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Centipede–It was one of the most addictive arcade and home video games in the first generation of video gaming.  Technically a “vertically-oriented fixed shooter arcade game,” it was designed by Ed Logg and Dona Bailey for Atari in 1980.  The player would defend against centipedes, spiders, scorpions and fleas, completing a round after eliminating all the segments of the centipede that winds its way down the screen.  Check out the video below from the Atari 2600 home version and you may remember it well, including the ever quickening, relentless impending beeps.

Co-creator Dona Bailey was one of the first women video game designers.  She intended for Centipede to appeal to female gamers, and it would become the second most popular coin-op arcade game behind Pac-Man for the demographic.

   

Dynamite Entertainment and Atari are releasing a new comic book series this summer based on the game.  Centipede #1 begins a tale of survival and vengeance, written by Max Bemis (Worst X-Man Ever, Foolkiller) and artist Eoin Marron (Sons of Anarchy: Redwood Original).  Dynamite reports the book will blend sci-fi, horror, and action to appeal to fans of Aliens, The Thing, and Predator: “When a terrifying creature from beyond the stars attacks his planet, protagonist Dale’s journey begins, but he is not out to save his world; it’s already much too late for that.  As the lone survivor, the only thing Dale wants is revenge.”

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After two meet-up issues, Wonder Woman and The Bionic Woman are back in their 1970s TV action mode in the DC Comics/Dynamite Entertainment crossover series Wonder Woman ’77 Meets The Bionic Woman, Issue #3, hitting comic book shops today.  And Max, the bionic German Shepherd, joins the team.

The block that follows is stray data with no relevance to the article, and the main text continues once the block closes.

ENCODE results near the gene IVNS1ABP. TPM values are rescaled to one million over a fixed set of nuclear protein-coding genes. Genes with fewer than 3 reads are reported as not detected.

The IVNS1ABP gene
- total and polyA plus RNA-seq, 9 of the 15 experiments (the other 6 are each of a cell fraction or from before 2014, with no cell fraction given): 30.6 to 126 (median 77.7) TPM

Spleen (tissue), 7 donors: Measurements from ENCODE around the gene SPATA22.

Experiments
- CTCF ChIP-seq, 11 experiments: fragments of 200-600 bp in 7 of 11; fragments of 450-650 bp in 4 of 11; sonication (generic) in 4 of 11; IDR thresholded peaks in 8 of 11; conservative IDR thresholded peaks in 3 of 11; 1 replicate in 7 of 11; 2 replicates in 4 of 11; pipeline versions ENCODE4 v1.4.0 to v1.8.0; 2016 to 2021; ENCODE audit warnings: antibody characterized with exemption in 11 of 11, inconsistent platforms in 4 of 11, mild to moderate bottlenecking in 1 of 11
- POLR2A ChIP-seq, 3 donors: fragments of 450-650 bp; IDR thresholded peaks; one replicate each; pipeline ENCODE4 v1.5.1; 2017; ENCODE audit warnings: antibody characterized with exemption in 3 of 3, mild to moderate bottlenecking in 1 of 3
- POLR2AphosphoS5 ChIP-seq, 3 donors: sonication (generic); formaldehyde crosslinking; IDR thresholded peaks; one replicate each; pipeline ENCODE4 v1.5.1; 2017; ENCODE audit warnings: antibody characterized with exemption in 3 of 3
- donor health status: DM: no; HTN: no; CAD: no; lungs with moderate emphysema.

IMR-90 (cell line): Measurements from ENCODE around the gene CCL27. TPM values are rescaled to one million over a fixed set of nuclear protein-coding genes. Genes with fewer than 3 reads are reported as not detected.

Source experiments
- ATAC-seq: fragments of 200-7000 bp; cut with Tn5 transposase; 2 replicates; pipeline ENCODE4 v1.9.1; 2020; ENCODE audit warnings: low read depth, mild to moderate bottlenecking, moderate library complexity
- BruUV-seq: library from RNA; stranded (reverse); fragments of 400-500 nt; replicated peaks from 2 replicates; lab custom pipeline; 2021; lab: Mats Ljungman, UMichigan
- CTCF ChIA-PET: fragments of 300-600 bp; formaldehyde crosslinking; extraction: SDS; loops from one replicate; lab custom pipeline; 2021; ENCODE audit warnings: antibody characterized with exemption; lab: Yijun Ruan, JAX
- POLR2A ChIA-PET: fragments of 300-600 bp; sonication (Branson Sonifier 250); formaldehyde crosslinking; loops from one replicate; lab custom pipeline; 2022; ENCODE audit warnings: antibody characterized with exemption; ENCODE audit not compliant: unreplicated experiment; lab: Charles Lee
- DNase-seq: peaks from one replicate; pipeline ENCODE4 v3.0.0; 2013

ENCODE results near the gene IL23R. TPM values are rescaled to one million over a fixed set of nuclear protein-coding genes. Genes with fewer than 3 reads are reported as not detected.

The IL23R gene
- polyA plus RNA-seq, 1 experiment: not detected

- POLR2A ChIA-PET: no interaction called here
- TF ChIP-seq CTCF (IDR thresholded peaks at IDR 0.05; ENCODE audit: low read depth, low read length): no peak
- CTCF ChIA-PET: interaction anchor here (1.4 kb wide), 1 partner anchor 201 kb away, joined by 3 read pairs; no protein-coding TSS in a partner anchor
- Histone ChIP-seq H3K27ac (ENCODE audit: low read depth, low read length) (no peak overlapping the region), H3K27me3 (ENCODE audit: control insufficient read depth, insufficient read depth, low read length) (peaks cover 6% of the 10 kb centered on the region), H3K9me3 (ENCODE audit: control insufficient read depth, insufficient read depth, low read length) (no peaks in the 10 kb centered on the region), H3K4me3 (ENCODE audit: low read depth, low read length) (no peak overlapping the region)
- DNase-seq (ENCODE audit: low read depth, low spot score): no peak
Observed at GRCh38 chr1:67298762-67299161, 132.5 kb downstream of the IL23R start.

Writer Andy Mangels (Star Trek & Star Wars) and artist Judit Tondora (Grimm Fairy Tales) have at last tapped into that 1970s nostalgia fans of classic superhero TV shows have been looking for.  Today the duo takes on fembots, and the series reintroduces characters and plot points footnoted to specific episodes of the original TV shows.

   

The series features great covers and variants by artist Cat Staggs, Alex Ross, and others.  Check out some past and future covers from the series above and after the break, followed by a preview of Issue #3:

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Tomorrow two classic franchises will take the form of comic book series as Dynamite Entertainment releases the first issues of Charmed and Nancy Drew and The Hardy Boys: The Big Lie. 

Inspired by recent noir comic book series like Ed Brubaker’s Fatale and Darwyn Cooke’s Parker series, Nancy Drew and The Hardy Boys: The Big Lie writer Anthony Del Col (Assassin’s Creed, Kill Shakespeare) and artist Werther Dell’Edera (Detective Comics, House of Mystery) are bringing the classic teen detectives into the 21st century.  Yet it has a very Archie Comics vibe.  In the new series, Frank and Joe Hardy are accused of murdering their father, a detective, and they enlist Nancy Drew to help prove their innocence–and find the real murderer.  The series promises a “twisting, hard-boiled tale, complete with double-crosses, deceit and dames,” keeping with the noir crime setting.  Look for cover variants Nancy Drew and The Hardy Boys: The Big Lie from Faye Dalton, Emma Vieceli, and Robert Hack.